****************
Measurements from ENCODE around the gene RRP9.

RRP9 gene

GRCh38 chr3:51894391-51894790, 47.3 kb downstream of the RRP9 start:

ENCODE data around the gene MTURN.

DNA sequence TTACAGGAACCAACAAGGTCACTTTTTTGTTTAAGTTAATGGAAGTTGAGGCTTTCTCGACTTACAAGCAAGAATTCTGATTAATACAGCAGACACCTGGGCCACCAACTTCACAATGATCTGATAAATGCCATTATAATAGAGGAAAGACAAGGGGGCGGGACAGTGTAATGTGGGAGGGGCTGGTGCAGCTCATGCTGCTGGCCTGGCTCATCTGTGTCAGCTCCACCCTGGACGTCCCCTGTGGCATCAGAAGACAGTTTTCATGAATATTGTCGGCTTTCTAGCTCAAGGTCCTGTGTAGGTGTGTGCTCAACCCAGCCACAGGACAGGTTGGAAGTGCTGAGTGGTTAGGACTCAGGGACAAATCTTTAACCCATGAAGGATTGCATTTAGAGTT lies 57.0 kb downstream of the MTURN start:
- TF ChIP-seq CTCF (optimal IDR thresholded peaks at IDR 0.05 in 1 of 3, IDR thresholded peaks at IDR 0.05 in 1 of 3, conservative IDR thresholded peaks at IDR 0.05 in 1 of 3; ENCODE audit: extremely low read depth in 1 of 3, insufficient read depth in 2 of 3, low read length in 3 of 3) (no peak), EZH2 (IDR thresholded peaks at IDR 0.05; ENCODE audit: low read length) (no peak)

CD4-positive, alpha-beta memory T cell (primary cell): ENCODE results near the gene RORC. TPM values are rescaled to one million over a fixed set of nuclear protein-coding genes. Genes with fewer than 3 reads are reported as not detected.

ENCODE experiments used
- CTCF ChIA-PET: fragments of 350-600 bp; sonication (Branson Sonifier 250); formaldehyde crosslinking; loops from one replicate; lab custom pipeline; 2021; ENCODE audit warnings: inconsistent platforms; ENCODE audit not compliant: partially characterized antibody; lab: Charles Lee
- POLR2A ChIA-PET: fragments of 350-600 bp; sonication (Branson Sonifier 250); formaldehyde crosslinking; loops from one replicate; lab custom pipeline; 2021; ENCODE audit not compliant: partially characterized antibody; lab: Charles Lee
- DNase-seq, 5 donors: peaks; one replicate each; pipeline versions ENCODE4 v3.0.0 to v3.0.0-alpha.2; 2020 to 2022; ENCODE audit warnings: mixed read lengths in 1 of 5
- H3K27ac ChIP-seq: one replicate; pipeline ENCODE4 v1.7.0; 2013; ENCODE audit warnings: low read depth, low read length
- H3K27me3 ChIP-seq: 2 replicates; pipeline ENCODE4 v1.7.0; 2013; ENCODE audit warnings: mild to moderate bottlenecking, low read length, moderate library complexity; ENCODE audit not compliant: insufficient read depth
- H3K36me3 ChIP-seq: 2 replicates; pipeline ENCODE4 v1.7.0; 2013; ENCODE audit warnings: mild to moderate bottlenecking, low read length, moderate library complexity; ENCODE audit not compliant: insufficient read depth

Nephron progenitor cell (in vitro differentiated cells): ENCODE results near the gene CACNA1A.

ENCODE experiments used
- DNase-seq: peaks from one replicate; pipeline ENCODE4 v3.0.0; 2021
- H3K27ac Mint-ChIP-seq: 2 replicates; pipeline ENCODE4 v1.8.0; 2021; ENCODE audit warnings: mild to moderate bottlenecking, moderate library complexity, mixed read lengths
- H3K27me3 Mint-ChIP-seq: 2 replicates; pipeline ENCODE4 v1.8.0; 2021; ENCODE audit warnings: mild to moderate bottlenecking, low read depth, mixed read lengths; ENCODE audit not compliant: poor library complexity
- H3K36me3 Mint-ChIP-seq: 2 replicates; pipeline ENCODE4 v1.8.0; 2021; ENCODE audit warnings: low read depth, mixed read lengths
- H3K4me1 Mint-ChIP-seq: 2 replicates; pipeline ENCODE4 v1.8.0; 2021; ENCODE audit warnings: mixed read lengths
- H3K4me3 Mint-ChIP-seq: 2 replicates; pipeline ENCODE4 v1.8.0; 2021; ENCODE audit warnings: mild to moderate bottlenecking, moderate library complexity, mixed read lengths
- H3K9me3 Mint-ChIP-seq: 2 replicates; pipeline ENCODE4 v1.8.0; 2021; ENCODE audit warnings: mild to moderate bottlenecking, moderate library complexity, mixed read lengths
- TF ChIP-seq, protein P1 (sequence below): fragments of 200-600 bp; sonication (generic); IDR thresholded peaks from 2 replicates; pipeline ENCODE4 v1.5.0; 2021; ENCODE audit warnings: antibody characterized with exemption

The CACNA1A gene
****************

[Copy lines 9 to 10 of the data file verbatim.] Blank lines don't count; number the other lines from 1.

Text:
- CTCF ChIA-PET: fragments of 350-600 bp; sonication (Branson Sonifier 250); formaldehyde crosslinking; loops from one replicate; lab custom pipeline; 2021; ENCODE audit warnings: inconsistent platforms; ENCODE audit not compliant: partially characterized antibody; lab: Charles Lee
- POLR2A ChIA-PET: fragments of 350-600 bp; sonication (Branson Sonifier 250); formaldehyde crosslinking; loops from one replicate; lab custom pipeline; 2021; ENCODE audit not compliant: partially characterized antibody; lab: Charles Lee